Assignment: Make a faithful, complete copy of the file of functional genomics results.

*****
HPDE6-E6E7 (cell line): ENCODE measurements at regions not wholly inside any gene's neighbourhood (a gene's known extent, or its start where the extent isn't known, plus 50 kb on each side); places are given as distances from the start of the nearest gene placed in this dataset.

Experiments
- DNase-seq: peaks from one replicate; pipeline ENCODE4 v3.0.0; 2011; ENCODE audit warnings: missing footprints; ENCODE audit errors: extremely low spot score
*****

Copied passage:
HPDE6-E6E7 (cell line): ENCODE measurements at regions not wholly inside any gene's neighbourhood (a gene's known extent, or its start where the extent isn't known, plus 50 kb on each side); places are given as distances from the start of the nearest gene placed in this dataset.

Experiments
- DNase-seq: peaks from one replicate; pipeline ENCODE4 v3.0.0; 2011; ENCODE audit warnings: missing footprints; ENCODE audit errors: extremely low spot score